Environmentalists call for more green jobs in Florida listen08/10/09 Mitch E. Perry
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Although health care is the raging issue in Washington and across the country, U.S. Senators are also likely to take up climate change when they return from the August recess next month.
This morning in Tampa, a coalition of activists, politicians, and people involved in the alternative energy industry gathered to encourage citizens to call their representatives in Washington to support federal legislation that encourages more investment in green jobs.
Robert Armstead is with the Florida Conservation Alliance, a group affiliated with the League of Conservation Voters Education Fund. Armstead and his allies want Floridians to ask their senators in Washington to support The American Clean Energy and Security Act, better known as Cap and Trade, that passed in the House earlier this summer.
Under the cap-and-trade system, the government would cap greenhouse gas emissions. Companies that exceed those limits could buy credits from companies that emit less greenhouse gas.
Senator Bill Nelson of Florida has expressed support for cap-and-trade programs because he says it will let the market, and not government, dictate how to lower harmful emissions.
Senator Mel Martinez, who resigned last week, has said that cap-and-trade would be dangerous on Florida, which currently depends on coal for its energy. Tampa City Councilwoman Mary Mulhern says she hopes the Governor selects a replacement who is strong on the environment.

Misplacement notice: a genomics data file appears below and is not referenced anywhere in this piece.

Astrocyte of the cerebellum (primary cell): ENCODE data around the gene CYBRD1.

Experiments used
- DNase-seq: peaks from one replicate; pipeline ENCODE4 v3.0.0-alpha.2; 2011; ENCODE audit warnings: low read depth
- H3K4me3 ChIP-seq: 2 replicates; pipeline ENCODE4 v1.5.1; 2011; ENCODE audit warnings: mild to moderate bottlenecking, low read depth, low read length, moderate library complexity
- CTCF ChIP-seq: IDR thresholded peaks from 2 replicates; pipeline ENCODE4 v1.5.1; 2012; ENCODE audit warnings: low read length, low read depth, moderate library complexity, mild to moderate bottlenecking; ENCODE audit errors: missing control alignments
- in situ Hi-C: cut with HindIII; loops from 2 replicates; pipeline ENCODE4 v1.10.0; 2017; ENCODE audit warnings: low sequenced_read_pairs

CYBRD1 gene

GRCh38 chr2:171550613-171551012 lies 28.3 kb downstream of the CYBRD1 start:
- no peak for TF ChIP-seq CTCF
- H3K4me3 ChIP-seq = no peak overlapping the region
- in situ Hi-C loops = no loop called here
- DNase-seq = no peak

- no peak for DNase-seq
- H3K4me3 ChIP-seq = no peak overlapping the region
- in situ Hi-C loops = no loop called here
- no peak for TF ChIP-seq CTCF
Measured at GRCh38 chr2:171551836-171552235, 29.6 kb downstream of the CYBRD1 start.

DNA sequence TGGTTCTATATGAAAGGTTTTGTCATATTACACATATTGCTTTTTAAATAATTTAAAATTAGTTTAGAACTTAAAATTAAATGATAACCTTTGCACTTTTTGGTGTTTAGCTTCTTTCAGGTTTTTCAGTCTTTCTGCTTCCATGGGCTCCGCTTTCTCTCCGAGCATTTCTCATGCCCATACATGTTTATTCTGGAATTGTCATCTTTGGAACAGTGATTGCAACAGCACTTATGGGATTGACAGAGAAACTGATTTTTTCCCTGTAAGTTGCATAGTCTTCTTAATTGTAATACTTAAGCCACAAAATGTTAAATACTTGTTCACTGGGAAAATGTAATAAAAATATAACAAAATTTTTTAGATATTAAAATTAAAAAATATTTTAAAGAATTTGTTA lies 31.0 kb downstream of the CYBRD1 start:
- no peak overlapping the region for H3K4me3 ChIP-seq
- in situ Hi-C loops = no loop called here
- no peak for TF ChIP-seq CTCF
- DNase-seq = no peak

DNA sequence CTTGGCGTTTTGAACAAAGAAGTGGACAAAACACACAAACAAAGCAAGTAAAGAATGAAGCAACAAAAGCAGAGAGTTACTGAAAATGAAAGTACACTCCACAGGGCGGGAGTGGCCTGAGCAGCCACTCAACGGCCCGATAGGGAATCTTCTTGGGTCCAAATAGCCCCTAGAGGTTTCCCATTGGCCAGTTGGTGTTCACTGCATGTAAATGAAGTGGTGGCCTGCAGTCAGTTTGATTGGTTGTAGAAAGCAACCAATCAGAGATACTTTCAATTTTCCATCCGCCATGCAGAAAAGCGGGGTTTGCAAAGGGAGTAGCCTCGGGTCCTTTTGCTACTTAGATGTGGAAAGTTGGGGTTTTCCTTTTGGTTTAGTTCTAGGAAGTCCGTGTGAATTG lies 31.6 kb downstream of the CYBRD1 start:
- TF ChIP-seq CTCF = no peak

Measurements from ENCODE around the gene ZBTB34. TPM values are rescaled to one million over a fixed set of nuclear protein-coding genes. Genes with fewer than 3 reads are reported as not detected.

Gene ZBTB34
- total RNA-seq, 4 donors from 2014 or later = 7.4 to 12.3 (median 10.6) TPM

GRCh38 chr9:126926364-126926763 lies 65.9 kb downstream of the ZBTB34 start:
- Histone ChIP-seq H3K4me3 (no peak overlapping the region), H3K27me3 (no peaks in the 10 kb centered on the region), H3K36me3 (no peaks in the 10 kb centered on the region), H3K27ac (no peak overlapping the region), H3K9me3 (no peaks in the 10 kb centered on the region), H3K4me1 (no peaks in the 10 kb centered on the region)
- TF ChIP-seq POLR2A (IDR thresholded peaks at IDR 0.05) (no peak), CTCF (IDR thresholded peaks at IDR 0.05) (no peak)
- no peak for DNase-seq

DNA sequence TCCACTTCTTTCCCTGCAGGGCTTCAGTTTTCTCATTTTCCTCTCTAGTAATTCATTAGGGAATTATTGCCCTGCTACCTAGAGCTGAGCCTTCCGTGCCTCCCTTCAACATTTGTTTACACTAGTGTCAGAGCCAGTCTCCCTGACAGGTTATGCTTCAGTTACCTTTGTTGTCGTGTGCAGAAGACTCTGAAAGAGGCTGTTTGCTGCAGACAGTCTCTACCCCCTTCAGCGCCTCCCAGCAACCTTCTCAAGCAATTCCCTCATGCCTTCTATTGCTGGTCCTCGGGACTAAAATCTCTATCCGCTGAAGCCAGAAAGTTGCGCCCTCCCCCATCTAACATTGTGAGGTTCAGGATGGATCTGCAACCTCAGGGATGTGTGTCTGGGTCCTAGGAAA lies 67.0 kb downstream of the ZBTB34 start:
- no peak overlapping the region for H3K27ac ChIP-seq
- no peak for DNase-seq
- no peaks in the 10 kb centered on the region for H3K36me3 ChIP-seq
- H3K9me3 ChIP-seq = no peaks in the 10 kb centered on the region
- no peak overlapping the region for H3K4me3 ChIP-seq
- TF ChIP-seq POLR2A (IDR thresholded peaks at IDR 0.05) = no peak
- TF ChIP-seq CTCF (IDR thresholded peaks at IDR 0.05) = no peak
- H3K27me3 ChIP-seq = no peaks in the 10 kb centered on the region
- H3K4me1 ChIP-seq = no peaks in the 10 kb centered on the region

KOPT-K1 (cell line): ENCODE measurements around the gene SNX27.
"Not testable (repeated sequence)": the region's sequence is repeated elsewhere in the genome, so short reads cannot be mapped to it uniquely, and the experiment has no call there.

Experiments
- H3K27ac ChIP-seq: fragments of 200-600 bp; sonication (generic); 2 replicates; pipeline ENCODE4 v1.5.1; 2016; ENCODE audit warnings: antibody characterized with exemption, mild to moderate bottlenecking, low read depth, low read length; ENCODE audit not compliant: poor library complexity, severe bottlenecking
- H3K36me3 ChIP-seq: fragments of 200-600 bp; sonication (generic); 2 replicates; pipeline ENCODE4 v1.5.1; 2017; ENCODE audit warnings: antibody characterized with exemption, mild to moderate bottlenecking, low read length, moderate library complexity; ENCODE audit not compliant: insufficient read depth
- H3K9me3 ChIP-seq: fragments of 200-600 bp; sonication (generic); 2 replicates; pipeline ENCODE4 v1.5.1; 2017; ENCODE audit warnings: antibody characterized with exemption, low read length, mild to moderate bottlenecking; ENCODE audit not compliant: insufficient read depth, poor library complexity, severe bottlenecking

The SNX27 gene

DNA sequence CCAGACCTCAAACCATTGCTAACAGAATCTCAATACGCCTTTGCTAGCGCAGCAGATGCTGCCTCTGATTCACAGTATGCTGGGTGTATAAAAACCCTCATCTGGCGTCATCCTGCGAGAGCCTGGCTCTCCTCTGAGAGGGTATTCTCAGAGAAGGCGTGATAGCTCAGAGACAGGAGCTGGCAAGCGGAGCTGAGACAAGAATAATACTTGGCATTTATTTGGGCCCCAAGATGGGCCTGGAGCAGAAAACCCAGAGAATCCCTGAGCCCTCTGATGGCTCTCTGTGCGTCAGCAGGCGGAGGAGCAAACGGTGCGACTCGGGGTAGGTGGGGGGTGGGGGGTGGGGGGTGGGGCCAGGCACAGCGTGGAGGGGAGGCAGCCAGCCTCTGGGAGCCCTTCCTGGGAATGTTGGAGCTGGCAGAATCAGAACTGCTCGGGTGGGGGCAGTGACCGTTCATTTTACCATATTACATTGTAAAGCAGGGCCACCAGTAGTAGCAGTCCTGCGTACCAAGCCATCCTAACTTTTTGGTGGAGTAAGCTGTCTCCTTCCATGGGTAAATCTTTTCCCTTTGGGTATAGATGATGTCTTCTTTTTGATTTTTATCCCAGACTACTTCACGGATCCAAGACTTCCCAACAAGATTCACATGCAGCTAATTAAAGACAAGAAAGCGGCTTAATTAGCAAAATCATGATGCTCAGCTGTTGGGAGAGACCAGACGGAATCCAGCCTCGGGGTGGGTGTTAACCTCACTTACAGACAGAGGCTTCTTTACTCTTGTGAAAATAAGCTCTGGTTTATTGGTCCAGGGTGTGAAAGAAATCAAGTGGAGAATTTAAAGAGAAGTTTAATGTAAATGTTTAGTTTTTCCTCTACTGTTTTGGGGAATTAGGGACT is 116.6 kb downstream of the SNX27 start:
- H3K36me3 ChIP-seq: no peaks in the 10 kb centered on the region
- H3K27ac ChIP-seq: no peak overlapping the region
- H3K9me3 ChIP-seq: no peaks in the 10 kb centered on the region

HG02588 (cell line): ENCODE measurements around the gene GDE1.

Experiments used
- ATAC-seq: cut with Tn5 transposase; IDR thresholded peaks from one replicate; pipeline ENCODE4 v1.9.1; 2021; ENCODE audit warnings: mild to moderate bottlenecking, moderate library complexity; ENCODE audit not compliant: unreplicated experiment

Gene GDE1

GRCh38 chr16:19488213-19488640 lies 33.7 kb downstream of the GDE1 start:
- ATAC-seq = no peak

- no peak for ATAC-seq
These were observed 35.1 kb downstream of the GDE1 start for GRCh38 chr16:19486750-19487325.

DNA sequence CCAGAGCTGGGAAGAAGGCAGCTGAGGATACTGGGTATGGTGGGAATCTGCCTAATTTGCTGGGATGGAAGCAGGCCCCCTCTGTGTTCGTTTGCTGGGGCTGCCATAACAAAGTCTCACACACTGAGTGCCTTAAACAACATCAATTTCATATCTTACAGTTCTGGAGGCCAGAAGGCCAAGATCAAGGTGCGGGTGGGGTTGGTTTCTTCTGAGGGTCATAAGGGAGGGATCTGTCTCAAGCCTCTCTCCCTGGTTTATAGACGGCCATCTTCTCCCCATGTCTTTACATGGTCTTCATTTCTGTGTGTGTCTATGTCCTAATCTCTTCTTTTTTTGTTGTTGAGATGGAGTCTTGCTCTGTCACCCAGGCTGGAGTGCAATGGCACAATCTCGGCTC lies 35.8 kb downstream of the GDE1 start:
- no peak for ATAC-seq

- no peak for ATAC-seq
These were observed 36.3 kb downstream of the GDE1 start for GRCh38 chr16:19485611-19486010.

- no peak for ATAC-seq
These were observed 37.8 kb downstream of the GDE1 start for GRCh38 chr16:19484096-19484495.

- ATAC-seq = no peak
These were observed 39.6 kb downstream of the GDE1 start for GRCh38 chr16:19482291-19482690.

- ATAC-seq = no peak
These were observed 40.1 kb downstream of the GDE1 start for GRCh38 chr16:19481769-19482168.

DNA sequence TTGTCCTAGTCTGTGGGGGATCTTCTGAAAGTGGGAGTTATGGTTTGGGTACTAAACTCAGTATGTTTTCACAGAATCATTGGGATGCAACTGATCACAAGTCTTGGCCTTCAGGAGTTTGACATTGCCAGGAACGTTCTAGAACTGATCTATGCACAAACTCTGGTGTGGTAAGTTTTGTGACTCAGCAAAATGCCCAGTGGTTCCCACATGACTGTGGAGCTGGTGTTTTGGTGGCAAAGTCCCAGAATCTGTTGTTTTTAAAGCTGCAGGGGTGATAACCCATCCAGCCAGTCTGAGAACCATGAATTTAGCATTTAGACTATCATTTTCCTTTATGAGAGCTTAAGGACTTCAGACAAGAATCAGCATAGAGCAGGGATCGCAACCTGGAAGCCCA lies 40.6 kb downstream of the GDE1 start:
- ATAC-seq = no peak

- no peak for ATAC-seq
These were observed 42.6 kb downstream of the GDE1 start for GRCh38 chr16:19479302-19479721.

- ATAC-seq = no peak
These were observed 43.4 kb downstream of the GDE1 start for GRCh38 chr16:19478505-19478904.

But will Governor Crist? Reports surfaced last week that the Governor, considered one of the most sensitive Republicans in the country on issues like climate change, said he was uncertain how he vote on cap and trade legislation. The Governor also failed to respond to question asked by WMNF on whether he might cancel his annual summit on Climate Change.
Robert Armstead says he is himself is a Republican, and has been disappointed how his party is acted on the issue.
Senatorial candidate Marco Rubio has spoken out strongly against the cap and trade legislation, as he did in an interview with WMNF earlier this year.
In addition to cap and trade, activists at Monday’s rally said that an energy bill that would put more emphasis on renewable energies will be critical for Florida’s economy.
The rally was sponsored by the Washington D.C.-based group One Sky, and Green Florida, a local group working on community gardens in Tampa and St. Petersburg.
The American Clean Energy and Security Act could be voted on as early as next month in the Senate.